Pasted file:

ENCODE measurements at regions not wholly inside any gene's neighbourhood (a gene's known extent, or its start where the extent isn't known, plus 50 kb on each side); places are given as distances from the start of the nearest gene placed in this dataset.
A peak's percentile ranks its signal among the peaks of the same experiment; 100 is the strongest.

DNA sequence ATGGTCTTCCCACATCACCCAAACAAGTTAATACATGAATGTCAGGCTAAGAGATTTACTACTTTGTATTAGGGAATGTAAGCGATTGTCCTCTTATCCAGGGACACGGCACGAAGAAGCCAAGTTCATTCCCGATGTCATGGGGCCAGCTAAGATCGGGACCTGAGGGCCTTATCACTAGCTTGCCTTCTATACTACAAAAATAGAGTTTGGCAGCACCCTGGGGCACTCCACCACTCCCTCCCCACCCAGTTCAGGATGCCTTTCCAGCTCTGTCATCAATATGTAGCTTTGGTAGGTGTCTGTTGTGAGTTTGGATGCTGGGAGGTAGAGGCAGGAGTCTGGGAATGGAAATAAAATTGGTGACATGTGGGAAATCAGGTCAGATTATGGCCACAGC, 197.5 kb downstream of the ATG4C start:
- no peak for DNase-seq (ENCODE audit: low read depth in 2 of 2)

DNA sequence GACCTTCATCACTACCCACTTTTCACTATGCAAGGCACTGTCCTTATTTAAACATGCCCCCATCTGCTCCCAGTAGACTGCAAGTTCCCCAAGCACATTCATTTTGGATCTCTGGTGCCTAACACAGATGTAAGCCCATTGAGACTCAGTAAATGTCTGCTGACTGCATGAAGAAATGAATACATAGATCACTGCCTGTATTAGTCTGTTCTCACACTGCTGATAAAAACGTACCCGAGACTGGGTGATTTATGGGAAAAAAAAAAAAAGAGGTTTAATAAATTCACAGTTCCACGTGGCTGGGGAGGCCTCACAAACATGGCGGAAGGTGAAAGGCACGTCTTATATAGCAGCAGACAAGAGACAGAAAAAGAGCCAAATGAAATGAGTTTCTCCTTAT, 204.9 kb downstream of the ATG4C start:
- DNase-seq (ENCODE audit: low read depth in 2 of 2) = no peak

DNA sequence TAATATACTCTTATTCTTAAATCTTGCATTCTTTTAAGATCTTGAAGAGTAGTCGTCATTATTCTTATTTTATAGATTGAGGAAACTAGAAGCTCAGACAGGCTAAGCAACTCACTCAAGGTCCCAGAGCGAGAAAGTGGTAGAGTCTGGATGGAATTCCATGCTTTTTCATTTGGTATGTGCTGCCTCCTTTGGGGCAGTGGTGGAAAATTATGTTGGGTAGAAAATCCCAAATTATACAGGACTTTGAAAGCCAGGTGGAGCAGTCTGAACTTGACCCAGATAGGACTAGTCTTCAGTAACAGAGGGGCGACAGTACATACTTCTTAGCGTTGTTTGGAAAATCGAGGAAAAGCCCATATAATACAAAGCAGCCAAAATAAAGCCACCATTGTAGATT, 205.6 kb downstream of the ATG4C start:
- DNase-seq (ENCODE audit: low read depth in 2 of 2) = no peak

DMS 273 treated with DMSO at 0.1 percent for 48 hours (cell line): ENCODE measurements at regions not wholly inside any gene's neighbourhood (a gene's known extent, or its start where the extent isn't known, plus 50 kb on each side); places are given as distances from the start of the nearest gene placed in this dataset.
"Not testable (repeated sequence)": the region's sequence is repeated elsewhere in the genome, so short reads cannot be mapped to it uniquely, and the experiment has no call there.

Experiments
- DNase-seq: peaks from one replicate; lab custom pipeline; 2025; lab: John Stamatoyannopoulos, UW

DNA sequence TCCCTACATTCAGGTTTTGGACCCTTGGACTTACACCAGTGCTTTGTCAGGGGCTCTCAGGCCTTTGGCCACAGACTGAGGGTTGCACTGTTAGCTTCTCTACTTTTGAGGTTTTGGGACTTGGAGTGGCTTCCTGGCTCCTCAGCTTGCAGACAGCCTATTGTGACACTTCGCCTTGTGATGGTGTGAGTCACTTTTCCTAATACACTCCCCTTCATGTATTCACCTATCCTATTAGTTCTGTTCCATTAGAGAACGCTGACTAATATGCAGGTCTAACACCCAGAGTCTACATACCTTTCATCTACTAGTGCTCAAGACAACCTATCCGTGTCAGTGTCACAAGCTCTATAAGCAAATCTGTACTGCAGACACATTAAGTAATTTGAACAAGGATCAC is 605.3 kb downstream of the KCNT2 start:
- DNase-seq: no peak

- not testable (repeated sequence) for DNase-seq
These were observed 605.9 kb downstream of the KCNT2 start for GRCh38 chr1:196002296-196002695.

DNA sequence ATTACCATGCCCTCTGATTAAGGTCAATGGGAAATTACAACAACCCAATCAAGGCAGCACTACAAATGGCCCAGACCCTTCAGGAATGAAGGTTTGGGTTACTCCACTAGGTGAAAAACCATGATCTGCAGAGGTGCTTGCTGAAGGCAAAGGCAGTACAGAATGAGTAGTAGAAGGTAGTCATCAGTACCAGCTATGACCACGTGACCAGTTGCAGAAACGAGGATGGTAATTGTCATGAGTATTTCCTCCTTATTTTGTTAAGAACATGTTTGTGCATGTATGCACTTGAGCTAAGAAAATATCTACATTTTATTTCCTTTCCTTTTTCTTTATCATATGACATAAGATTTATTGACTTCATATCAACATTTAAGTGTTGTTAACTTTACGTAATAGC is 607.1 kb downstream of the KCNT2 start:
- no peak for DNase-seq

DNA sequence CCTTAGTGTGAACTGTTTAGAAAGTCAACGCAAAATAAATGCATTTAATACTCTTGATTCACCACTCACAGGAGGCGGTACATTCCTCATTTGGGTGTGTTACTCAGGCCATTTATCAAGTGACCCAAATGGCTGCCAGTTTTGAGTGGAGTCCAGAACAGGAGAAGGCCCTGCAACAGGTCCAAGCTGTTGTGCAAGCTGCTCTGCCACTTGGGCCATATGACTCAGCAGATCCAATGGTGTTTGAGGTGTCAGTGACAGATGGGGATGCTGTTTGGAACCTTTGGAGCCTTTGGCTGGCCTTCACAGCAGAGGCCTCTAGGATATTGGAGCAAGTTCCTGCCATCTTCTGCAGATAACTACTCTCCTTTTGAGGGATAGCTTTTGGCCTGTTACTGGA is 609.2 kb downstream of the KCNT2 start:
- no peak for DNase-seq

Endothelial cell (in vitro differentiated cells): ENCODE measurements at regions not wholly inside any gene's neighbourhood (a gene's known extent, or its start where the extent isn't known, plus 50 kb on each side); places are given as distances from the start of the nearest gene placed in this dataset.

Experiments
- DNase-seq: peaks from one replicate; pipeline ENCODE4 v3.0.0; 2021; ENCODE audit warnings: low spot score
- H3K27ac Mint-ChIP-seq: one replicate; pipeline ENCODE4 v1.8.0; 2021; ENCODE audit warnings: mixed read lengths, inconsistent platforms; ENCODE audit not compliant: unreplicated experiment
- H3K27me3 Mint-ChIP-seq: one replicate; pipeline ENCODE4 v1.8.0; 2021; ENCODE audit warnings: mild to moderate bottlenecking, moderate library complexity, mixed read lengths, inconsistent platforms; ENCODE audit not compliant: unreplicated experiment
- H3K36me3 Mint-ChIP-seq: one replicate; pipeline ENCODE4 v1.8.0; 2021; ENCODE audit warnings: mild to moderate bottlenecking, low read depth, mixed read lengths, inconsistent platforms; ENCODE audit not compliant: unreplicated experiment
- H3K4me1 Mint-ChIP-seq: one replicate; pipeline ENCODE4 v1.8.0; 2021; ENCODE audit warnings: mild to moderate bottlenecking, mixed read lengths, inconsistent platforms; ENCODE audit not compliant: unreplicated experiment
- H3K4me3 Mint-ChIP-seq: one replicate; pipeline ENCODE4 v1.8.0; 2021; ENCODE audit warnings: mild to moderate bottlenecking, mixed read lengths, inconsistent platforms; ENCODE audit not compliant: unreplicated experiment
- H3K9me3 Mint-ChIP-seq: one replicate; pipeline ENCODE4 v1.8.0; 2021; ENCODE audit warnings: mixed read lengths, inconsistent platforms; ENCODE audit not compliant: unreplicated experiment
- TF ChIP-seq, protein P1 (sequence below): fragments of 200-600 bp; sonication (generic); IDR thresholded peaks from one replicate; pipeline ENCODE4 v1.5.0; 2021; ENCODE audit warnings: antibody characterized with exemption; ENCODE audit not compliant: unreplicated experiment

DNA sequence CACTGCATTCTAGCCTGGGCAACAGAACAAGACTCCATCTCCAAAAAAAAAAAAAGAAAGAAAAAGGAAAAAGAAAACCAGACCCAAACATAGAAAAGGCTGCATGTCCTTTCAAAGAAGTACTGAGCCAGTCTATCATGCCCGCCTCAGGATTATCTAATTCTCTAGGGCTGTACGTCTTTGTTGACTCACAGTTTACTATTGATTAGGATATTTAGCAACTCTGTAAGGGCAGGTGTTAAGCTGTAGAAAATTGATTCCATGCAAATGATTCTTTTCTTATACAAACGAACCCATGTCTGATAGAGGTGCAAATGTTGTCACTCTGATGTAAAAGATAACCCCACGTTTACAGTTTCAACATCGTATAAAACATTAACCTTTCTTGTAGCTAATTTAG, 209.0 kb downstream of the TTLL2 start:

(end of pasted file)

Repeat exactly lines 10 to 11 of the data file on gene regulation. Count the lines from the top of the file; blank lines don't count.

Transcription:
"Not testable (repeated sequence)": the region's sequence is repeated elsewhere in the genome, so short reads cannot be mapped to it uniquely, and the experiment has no call there.

Experiments